The most incisive guide to issues facing the American family today . . . An invaluable resource for anyone wishing to stay on the cutting edge of research on family trends.
-W. Bradford Wilcox
Associate Professor of Sociology, University of Virginia
What seemed more certain in the sixties than that the future belonged to the utopian visionaries agitating for the creation in America of a marvelous new kind of society, a society of free sex, open marriages, quick and painless divorces, and complete gender equality? What seemed more obvious than the irrelevance of the troglodytes still devoted to traditional and surely outmoded notions of life-long marriage and home-centered child-rearing? And among those troglodytes, who then seemed more hopelessly atavistic than the religious types—especially those benighted, rosary-shackled Catholics—who actually believed God still expected modern men and women to live in that outmoded institution called the family?
Don’t look now, but well into the twenty-first century, many of those who believed the luminous promises of the sixties utopians are now suffering from economic distress, psychological trauma, and emotional turmoil. Meanwhile, those who adhered to traditional patterns of marital and family life now look remarkably well-off economically, psychologically, and emotionally. How can that be? In this volume, Catholic scholars from the United States, Italy, Chile, and Argentina deliver cogent and sobering evidence that even in this post-Woodstock world, the family is not an outmoded obstacle to individual well-being and social progress.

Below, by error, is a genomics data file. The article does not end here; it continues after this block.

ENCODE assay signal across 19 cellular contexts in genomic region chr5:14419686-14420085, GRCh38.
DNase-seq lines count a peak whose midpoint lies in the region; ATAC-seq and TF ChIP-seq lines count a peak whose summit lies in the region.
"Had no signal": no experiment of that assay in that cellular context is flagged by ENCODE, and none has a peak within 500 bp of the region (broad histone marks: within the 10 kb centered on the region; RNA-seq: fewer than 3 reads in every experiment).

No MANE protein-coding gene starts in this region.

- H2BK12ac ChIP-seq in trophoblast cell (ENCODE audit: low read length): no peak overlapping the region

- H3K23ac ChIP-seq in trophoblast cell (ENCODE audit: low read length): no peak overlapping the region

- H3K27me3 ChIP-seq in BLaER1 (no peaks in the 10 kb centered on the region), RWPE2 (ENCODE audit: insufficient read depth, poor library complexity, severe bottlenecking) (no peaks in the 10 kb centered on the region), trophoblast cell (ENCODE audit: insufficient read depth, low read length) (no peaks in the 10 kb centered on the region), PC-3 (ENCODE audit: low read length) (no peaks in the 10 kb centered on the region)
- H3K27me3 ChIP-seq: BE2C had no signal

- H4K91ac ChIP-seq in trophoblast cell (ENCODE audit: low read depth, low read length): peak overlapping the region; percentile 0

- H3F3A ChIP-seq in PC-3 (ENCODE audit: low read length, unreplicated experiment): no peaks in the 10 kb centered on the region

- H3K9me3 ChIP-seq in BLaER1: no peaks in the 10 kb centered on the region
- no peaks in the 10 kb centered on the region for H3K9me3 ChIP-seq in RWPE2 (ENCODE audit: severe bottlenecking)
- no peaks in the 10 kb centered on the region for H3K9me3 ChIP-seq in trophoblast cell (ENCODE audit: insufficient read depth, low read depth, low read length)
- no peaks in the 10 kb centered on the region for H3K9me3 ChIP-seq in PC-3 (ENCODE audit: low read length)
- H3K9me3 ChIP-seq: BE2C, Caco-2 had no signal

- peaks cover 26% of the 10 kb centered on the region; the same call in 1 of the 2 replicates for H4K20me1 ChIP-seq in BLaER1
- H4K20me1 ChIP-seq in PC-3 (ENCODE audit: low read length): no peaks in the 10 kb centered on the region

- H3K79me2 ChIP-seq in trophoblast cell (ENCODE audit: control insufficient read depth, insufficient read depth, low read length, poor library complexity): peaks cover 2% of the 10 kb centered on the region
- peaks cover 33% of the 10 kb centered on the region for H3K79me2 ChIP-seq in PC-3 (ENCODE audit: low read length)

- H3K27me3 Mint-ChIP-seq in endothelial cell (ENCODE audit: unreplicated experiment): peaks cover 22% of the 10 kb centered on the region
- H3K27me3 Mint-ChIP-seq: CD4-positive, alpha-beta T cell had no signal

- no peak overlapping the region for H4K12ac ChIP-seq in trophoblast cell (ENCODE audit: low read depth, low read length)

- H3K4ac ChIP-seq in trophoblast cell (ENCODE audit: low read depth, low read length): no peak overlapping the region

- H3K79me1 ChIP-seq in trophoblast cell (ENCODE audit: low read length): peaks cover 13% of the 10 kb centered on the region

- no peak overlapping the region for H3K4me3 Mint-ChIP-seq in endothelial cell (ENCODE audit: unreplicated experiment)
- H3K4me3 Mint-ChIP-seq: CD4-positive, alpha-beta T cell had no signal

The utopians of the sixties envisioned only good coming from the jettisoning of traditional marriage—the life-long marital union of man and woman, devoted to each other and to their children. Co-editor Pierpaolo Donati notes in his introduction that those allied with these utopians have hoped that rejecting this kind of marriage and the family life it fosters will mean “the advent of a freer, egalitarian and happy society.”
This luminous utopian hope now stands contradicted by dark and sobering empirical social science, compellingly summarized here in D. Paul Sullins’ extended review of research pertinent to the United States, complemented by Eduardo Valenzuela and Beatriz Bailan de Tagtachian on the relevant research from Chile and Argentina, respectively. Whether looking at the well-being of adult men and women, or at the prospects for children and adolescents, or at the dynamics of social relationships beyond the family circle, the authors of these surveys adduce evidence that the disappearance of the traditional—or conjugal—family has meant trouble and distress for those affected.